What does a the Donald presidency look like? In two months the big top will roll into town and we will see.
The three ring circus he brings will consist of both chambers of congress and an unknown Dr. Stuffitz in the supreme court. Get ready to bend over.
With well fewer than half the voting public sticking up their thumbs for the Donald, the majority of us are right to feel wronged. Only 59,233,335 voted for the man who called our system rigged; contrast that with the 59,419,852 who voted for Hillary, the four million who voted for Johnson, and the 2 million or so who cast votes in other directions. Almost 66 million of us refused to ride this awful circus caravan, and it turns out Trump’s “rigged system” was rigged to his delight.
I will now do the dishonorable thing of quoting myself to you. I do so because I dread the fact that the light has gone out again in America, re-creating the conditions we had in the days after 9/11 when the ignorance, fear, and hatred emanating from limited quarters brought us to a disastrous war in Iraq.
In this excerpt from Two Pumps for the Body Man, Security Chief Jeff Mutton departs the consulate he is sworn to protect in Saudi Arabia soon after five heavily armed terrorists storm his compound, take hostages, and kill staff. This is what he sees:
During his ascent out of the Kingdom he saw how dark the country was: a breathtaking darkness just shy of infinite. The bright cluster of city lights ended abruptly, surrounded by a desert of black into which he had no hope of seeing. For all the wealth it generated, the Kingdom remained a vast, unanswered space. In this empty quarter the perpetrators of 9/11 had been swaddled and raised, trained to believe, trained not to think. Nothing could enlighten this place. The generations of hearts and minds that stewed under the scorching sun of this desert shared no communion with civilization. They belonged to themselves. They belonged to a version of Islam incompatible with today. They belonged to the 7th century.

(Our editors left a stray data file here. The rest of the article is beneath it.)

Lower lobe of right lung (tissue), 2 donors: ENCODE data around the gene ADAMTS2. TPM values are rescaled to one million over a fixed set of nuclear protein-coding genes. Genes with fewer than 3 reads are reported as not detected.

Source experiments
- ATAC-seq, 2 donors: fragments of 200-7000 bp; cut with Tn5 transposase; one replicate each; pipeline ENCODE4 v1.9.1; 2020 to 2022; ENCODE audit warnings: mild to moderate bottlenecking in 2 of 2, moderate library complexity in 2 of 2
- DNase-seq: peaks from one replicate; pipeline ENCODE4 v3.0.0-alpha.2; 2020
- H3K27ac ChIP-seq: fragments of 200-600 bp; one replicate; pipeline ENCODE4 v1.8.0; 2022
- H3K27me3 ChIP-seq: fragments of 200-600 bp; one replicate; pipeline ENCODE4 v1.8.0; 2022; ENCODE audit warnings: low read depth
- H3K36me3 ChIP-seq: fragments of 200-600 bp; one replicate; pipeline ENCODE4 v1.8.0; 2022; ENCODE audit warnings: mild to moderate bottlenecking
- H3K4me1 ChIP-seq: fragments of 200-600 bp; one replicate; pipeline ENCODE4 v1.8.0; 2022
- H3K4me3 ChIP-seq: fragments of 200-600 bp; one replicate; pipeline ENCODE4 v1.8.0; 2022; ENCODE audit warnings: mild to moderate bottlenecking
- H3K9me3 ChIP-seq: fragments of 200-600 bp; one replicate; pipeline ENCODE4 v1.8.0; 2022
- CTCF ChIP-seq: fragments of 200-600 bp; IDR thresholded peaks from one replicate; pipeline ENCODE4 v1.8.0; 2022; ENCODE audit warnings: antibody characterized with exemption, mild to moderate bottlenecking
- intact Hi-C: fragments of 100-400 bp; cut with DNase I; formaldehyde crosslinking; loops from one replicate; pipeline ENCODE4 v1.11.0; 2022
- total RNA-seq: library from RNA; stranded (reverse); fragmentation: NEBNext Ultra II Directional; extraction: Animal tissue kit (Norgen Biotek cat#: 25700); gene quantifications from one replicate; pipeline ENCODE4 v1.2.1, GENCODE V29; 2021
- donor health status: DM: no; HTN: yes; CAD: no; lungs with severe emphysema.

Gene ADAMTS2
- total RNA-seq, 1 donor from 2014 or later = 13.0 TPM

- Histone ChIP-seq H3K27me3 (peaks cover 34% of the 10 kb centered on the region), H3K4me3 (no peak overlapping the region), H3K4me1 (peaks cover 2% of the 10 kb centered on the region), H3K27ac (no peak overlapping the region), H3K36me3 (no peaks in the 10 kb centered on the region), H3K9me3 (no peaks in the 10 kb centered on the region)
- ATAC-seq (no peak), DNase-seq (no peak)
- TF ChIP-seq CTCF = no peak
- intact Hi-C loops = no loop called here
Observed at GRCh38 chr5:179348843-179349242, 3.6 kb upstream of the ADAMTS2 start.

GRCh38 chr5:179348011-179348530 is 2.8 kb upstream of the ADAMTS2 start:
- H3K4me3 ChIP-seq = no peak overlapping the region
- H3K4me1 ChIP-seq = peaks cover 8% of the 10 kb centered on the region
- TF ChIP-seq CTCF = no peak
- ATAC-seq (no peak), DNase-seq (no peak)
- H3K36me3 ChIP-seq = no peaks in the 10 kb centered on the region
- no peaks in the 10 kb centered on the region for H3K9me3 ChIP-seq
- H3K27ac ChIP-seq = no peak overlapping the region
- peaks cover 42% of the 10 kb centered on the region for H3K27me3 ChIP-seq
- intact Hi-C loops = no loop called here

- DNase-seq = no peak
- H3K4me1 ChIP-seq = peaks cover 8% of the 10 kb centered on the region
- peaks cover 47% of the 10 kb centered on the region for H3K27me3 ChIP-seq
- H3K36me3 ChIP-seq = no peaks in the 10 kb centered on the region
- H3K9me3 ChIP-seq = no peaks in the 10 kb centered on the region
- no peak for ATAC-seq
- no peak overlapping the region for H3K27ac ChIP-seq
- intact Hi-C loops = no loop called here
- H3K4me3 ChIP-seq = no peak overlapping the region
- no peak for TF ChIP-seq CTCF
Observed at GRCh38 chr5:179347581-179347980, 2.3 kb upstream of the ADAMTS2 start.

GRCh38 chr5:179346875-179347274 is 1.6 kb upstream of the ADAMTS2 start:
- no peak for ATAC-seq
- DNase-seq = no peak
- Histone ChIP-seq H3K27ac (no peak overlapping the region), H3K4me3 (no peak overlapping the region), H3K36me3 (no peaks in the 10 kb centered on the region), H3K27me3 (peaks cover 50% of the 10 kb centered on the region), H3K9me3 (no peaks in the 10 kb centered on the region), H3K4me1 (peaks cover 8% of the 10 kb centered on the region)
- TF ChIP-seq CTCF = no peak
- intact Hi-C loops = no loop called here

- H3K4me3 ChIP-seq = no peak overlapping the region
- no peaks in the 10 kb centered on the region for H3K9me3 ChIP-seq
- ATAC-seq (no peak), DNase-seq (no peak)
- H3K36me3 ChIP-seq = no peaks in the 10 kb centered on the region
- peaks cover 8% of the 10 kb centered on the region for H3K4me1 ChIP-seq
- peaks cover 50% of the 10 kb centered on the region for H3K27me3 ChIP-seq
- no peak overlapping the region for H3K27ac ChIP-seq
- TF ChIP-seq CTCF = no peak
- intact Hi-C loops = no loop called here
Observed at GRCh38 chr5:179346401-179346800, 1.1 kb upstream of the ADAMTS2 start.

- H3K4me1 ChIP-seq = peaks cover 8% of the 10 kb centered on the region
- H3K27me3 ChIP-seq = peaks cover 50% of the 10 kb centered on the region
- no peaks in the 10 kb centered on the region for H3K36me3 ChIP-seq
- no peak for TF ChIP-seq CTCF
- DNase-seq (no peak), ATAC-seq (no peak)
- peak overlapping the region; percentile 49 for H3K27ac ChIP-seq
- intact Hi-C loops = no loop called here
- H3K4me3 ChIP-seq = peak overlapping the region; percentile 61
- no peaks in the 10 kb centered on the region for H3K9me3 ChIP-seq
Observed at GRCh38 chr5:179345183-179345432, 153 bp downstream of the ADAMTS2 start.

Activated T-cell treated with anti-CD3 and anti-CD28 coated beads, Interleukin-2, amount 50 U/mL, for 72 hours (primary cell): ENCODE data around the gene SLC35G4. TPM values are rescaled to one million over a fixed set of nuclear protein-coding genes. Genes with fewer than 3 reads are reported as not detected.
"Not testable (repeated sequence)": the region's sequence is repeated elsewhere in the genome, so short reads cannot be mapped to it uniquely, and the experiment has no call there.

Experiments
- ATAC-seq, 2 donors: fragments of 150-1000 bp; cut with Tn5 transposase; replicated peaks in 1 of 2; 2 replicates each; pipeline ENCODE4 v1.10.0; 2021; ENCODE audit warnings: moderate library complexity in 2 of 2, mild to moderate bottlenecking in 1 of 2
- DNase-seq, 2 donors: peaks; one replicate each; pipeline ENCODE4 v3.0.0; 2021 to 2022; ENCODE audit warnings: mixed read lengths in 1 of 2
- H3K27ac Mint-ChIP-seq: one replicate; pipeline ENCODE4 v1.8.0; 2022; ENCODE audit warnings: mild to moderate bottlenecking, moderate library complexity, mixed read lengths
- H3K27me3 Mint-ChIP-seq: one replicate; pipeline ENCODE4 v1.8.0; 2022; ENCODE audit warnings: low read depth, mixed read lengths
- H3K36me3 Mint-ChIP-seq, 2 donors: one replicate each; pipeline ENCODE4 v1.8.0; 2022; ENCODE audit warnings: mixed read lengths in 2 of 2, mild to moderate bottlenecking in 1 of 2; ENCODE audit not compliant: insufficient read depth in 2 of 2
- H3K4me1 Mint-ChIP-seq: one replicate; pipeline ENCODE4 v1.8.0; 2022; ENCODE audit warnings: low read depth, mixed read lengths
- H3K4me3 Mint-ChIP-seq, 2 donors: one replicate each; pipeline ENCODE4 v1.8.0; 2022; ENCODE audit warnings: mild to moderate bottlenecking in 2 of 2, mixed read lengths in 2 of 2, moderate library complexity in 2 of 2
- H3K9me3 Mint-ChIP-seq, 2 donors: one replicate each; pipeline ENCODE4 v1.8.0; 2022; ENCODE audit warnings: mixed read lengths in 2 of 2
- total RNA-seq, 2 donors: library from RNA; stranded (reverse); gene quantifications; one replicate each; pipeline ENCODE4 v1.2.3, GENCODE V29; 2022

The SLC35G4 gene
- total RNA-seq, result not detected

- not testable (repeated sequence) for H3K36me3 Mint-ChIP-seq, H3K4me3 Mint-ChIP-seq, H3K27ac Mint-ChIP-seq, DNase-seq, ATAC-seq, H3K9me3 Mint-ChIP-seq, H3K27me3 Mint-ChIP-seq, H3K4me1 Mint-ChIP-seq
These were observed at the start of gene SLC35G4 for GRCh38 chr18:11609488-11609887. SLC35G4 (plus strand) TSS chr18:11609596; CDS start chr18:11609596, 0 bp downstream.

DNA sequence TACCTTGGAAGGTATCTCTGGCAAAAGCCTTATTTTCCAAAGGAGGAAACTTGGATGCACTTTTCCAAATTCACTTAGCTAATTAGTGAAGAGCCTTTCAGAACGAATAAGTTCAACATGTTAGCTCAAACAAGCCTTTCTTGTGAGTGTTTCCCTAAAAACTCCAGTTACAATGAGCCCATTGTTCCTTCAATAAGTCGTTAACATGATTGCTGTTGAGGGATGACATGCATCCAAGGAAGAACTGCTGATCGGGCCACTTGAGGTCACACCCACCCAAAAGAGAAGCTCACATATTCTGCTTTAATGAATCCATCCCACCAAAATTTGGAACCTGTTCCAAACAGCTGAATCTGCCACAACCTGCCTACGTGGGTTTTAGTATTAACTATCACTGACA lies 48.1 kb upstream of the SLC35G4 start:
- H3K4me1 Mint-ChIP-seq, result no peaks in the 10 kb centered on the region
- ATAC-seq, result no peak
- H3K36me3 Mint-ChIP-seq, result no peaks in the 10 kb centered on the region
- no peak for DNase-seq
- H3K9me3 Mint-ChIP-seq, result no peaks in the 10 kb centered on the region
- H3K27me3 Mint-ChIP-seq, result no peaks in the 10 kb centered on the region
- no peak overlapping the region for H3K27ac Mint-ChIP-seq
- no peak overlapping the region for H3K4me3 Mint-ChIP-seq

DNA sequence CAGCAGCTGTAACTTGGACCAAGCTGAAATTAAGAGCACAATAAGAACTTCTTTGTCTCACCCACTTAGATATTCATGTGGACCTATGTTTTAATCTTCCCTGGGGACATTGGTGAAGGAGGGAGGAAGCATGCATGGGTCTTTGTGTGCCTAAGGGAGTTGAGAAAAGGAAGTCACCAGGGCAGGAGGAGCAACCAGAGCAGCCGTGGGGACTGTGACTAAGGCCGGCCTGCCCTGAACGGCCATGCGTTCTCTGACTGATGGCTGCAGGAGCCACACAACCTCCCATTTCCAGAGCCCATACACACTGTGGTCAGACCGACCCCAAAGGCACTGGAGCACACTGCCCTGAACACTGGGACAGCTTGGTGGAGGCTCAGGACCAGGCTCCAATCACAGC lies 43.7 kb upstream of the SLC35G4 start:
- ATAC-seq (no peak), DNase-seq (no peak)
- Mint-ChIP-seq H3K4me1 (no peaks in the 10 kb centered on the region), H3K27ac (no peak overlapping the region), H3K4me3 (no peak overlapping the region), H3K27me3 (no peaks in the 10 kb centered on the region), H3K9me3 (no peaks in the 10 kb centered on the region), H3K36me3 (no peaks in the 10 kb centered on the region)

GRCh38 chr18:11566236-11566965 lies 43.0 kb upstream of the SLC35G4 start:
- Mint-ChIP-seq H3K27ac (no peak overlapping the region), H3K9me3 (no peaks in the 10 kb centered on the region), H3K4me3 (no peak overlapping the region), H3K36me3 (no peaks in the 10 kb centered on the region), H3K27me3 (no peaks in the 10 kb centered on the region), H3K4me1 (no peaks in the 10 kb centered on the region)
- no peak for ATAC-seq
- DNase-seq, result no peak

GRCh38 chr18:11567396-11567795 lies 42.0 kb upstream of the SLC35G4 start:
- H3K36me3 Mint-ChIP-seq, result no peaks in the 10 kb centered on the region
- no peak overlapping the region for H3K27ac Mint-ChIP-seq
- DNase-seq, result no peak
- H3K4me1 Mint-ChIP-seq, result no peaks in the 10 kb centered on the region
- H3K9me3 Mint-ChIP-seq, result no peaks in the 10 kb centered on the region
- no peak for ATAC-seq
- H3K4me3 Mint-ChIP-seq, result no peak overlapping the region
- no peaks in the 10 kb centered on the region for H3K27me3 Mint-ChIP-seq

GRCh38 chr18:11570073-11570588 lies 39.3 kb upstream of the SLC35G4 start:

Twenty-four hours later Mutton sailed above the great American Homeland. He saw a similar blackness: a swath of America that was wasteland, emptiness producing ignorance, excess producing an unchecked will to consume and destroy. A desert. The two worlds, polar opposites, had come to the same end. Religious zealotry. Bigoted xenophobia. Ignorance. Bloodlust. Had Mutton’s flight arrived in New York, approaching the cavities on its skyline, he might have felt only rage against the Kingdom. But he connected in Detroit and as he took the final descent through the abundant desert darkness toward the unholy light of Vegas, Mutton was driven toward understanding and recognition of the human frailty of both nations.
In his first act as president elect, the ringmaster has called for unity after campaigning entirely on lines intended to highlight what divides us—US as Americans; US as members of humanity.
If I wish for his ultimate success, its because I love my country. It’s because I recognize our human frailty but believe we can work past it. It’s because I know, ultimately, that our nation is stronger than its weakest parts.
I stand with the 66 million who did not vote for the Donald. And I know that 4 years after the Cubs won the World Series in 1908, Republican William H. Taft was tossed out on his ear.